Teens and Nitrous Oxide Abuse
July 23, 2009 by Emily Battaglia
Recent surveys have shown that use of nitrous oxide surpasses use of marijuana among middle-school students in some areas of the country.A survey conducted in 2008 by the federal Substance Abuse and Mental Health Services Administration (SAMHSA) found 12- and 13-year-olds were more likely to have used inhalants than marijuana and prescription drugs.
Similarly, approximately 17 percent of seventh-graders in the Los Angeles Unified School District reported abusing inhalants, according to the 2007 California Healthy Kids Survey. This rate was more than twice the statewide average of 8 percent. By comparison, only 14 percent of the Los Angeles students said they had used marijuana.
About Nitrous Oxide
Nitrous oxide is classified as an inhalant. Inhalants are toxic gases that are found in common household products. Aside from products containing nitrous oxide, other common inhalants used to get high include rubber cement, paint thinner, nail polish remover, gasoline, correction fluids and bleach. Experts have identified approximately 1,400 of these products that are prone to abuse. Many of these products have no odor, which makes use or abuse difficult to immediately detect.
One of the most common ways that teens abuse nitrous oxide is by inhaling the contents of small gas containers known as whippets. These containers, which resemble mini helium canisters, are marketed to allow individuals to whip cream at home.
Amidst recent reports of whippet abuse at area middle schools, one L.A. parent was shocked when she saw an ice cream truck selling whippets to a middle school student right in front of the school. She and other parents began questioning the need for whippets to be commercially available at all, after learning that nitrous oxide canisters were also being sold at local gas stations and mom-and-pop stores for 50 cents each. In response to the alarming trend of nitrous oxide abuse among area middle schoolers, those concerned parents formed the Boyle Heights Coalition for a Safe and Drug Free Community.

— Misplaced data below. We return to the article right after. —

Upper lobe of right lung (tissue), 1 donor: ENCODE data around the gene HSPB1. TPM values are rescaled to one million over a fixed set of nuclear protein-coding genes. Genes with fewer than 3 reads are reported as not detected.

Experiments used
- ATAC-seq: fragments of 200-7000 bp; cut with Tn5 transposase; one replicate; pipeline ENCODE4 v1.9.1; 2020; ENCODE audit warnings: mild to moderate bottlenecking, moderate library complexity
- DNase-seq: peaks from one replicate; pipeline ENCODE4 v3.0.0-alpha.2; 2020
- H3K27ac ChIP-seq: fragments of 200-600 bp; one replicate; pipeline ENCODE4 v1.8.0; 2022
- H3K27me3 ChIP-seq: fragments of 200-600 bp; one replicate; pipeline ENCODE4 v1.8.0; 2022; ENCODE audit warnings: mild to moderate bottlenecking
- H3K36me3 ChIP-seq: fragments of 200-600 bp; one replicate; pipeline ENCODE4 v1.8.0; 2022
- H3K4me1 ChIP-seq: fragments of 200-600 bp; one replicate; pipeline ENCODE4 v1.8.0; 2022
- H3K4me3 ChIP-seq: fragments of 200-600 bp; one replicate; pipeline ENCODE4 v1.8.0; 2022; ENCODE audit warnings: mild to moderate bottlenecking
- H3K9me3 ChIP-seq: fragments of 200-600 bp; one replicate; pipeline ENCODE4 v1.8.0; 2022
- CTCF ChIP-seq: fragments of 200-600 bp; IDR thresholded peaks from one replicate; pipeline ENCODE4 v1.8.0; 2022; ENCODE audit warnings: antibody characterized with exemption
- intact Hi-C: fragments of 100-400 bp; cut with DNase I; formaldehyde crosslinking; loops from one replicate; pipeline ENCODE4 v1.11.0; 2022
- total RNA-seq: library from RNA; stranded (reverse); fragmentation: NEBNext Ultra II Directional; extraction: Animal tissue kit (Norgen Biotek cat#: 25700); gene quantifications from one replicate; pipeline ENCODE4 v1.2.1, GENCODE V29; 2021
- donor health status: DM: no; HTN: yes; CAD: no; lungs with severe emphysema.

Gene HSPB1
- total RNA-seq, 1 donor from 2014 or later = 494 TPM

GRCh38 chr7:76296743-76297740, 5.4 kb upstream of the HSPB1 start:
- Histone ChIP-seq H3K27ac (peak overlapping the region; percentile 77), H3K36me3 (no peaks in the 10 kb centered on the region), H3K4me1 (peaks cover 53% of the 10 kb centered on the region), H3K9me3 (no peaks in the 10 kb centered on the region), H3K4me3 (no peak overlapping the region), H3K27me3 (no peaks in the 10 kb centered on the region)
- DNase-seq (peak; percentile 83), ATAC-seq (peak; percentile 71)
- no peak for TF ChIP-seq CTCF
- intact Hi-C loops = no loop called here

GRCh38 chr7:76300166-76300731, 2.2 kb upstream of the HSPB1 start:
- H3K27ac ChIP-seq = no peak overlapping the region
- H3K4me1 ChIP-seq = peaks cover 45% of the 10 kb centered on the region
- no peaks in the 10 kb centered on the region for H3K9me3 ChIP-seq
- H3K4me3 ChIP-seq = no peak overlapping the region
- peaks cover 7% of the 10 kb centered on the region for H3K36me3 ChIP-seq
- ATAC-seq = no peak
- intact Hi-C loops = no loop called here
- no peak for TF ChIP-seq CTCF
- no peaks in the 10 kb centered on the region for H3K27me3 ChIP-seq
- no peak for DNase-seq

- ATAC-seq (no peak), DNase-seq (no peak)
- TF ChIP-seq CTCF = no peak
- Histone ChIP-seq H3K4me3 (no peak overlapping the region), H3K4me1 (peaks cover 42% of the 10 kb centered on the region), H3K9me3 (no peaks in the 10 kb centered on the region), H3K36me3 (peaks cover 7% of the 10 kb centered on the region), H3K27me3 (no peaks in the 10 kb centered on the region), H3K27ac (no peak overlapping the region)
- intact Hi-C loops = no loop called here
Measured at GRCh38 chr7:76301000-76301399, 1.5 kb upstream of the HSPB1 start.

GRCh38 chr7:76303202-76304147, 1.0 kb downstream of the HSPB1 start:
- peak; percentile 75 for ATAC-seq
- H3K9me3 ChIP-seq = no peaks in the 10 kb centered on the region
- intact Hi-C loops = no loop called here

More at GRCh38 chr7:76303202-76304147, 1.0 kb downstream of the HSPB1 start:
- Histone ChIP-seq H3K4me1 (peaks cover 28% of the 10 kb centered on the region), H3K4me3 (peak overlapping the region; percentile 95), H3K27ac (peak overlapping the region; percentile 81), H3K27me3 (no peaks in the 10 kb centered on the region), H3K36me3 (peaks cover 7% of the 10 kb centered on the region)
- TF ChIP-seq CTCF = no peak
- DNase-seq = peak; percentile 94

California assemblyman Tom Torlakson (D) responded to reports from schools and law enforcement of increasing whippet incidents by introducing legislation that would prohibit the sale or distribution of nitrous oxide, including whippets, to anyone under 18. The bill, AB 1015, has passed the Senate Public Safety Committee and is slated for a floor vote in August.
Assemblyman Torlakson commented on finding out about the frightening trend among teens in his district: “I was surprised to learn that so large a number of kids were experimenting with these substances where potentially one use can result in death and the brain damage is irreversible. … It’s a cheap high and considered cool. The law will help by prohibiting sales but also focusing attention on the problem and creating debate and awareness.”
Teen inhalant abuse isn’t confined to California. According to SAMHSA’s 2007 National Survey on Drug Use and Health (NSDUH), almost one million teens used inhalants during the year, and approximately 17.2 percent of youth who initiated drug use during the year reported that inhalants were the first drug they used.
One piece of good news, however, is that the NSDUH found that nitrous oxide or whippet use among youth nationwide declined between 2002 and 2007 for both males (40.2 percent to 20.2 percent) and females (22.3 percent to 12.2 percent).
Signs of Inhalant Abuse
According to substance abuse experts, parents should be on the lookout for some typical signs of inhalant abuse. These may include:
-chemical odors on breath or clothing;
-paint or other stains on face, hands or clothes;
-hidden empty spray paint or solvent containers and chemical-soaked rags or clothing;
-drunk or disoriented appearance;
-nausea or loss of appetite;
-inattentiveness, lack of coordination, irritability, and depression; and
-missing household items.
Consequences of Inhalant Abuse
The consequences of inhalant abuse can be severe and sometimes fatal, even on the first try. Short-term effects of inhalant use include heart palpitations, difficulty breathing, dizziness, headaches and sometimes death. Long-term effects may include depression and permanent damage to the brain, nerves, heart, lungs, liver and kidneys. Users of inhalants are known to suffer convulsions and seizures, suffocation, choking, coma and fatal injuries from accidents while high.